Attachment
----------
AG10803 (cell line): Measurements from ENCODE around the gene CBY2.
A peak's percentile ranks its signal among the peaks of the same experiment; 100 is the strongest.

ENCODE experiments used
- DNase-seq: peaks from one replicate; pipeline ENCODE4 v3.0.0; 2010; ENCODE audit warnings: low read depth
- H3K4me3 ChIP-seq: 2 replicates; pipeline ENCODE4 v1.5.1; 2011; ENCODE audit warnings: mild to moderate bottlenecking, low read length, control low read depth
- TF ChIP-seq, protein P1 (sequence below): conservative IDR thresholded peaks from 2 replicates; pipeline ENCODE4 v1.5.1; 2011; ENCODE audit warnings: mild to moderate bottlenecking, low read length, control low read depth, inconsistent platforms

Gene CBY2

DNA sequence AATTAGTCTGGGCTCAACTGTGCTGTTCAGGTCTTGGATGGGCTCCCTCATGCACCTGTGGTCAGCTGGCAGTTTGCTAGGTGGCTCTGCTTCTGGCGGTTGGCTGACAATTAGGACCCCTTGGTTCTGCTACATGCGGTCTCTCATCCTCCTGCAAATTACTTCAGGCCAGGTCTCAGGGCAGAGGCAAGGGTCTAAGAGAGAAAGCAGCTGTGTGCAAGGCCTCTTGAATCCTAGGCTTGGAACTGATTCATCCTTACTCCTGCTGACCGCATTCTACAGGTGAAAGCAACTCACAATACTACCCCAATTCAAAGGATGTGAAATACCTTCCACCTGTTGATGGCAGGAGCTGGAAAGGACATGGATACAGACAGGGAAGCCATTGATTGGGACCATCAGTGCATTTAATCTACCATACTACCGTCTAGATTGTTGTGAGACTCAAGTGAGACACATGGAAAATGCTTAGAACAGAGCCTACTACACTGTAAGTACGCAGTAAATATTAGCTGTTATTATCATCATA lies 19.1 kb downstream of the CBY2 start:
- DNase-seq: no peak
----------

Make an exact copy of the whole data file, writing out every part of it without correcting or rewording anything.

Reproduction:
AG10803 (cell line): Measurements from ENCODE around the gene CBY2.
A peak's percentile ranks its signal among the peaks of the same experiment; 100 is the strongest.

ENCODE experiments used
- DNase-seq: peaks from one replicate; pipeline ENCODE4 v3.0.0; 2010; ENCODE audit warnings: low read depth
- H3K4me3 ChIP-seq: 2 replicates; pipeline ENCODE4 v1.5.1; 2011; ENCODE audit warnings: mild to moderate bottlenecking, low read length, control low read depth
- TF ChIP-seq, protein P1 (sequence below): conservative IDR thresholded peaks from 2 replicates; pipeline ENCODE4 v1.5.1; 2011; ENCODE audit warnings: mild to moderate bottlenecking, low read length, control low read depth, inconsistent platforms

Gene CBY2

DNA sequence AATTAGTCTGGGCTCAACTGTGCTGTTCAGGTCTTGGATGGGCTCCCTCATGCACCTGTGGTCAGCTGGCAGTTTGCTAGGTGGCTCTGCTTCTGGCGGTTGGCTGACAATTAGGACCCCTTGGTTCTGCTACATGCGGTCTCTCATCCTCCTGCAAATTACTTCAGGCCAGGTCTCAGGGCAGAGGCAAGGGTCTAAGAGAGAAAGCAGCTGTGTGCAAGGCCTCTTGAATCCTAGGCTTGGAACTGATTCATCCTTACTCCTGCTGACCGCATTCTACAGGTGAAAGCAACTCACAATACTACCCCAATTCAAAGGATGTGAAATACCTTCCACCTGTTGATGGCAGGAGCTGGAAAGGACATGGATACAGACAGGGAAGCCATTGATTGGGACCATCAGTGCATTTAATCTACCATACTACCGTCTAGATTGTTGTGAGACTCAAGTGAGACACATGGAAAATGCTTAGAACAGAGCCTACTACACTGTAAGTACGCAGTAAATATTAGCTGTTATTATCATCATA lies 19.1 kb downstream of the CBY2 start:
- DNase-seq: no peak